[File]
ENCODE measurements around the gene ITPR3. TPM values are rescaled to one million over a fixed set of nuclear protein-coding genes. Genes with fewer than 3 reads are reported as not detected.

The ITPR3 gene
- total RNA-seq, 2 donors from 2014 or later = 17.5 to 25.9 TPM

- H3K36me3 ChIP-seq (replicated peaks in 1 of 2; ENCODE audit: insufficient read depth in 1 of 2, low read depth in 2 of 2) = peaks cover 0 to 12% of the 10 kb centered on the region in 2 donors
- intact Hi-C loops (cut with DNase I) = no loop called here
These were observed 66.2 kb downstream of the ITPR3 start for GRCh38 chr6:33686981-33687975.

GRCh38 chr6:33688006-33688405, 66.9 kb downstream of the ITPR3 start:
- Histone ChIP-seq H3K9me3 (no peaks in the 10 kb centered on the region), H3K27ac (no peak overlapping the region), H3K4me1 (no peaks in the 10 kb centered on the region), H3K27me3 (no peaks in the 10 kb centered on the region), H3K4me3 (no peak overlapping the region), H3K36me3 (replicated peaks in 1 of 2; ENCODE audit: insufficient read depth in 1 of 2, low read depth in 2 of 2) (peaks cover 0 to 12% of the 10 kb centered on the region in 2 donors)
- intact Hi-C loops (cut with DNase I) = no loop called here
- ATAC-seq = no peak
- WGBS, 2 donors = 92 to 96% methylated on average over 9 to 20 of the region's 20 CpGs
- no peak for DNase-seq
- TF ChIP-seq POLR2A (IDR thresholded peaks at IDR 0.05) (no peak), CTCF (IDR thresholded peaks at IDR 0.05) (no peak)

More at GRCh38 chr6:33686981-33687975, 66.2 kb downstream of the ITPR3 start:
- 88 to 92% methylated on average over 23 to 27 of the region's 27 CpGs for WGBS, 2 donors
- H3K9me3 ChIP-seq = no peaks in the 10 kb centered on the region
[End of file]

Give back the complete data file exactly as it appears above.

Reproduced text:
ENCODE measurements around the gene ITPR3. TPM values are rescaled to one million over a fixed set of nuclear protein-coding genes. Genes with fewer than 3 reads are reported as not detected.

The ITPR3 gene
- total RNA-seq, 2 donors from 2014 or later = 17.5 to 25.9 TPM

- H3K36me3 ChIP-seq (replicated peaks in 1 of 2; ENCODE audit: insufficient read depth in 1 of 2, low read depth in 2 of 2) = peaks cover 0 to 12% of the 10 kb centered on the region in 2 donors
- intact Hi-C loops (cut with DNase I) = no loop called here
These were observed 66.2 kb downstream of the ITPR3 start for GRCh38 chr6:33686981-33687975.

GRCh38 chr6:33688006-33688405, 66.9 kb downstream of the ITPR3 start:
- Histone ChIP-seq H3K9me3 (no peaks in the 10 kb centered on the region), H3K27ac (no peak overlapping the region), H3K4me1 (no peaks in the 10 kb centered on the region), H3K27me3 (no peaks in the 10 kb centered on the region), H3K4me3 (no peak overlapping the region), H3K36me3 (replicated peaks in 1 of 2; ENCODE audit: insufficient read depth in 1 of 2, low read depth in 2 of 2) (peaks cover 0 to 12% of the 10 kb centered on the region in 2 donors)
- intact Hi-C loops (cut with DNase I) = no loop called here
- ATAC-seq = no peak
- WGBS, 2 donors = 92 to 96% methylated on average over 9 to 20 of the region's 20 CpGs
- no peak for DNase-seq
- TF ChIP-seq POLR2A (IDR thresholded peaks at IDR 0.05) (no peak), CTCF (IDR thresholded peaks at IDR 0.05) (no peak)

More at GRCh38 chr6:33686981-33687975, 66.2 kb downstream of the ITPR3 start:
- 88 to 92% methylated on average over 23 to 27 of the region's 27 CpGs for WGBS, 2 donors
- H3K9me3 ChIP-seq = no peaks in the 10 kb centered on the region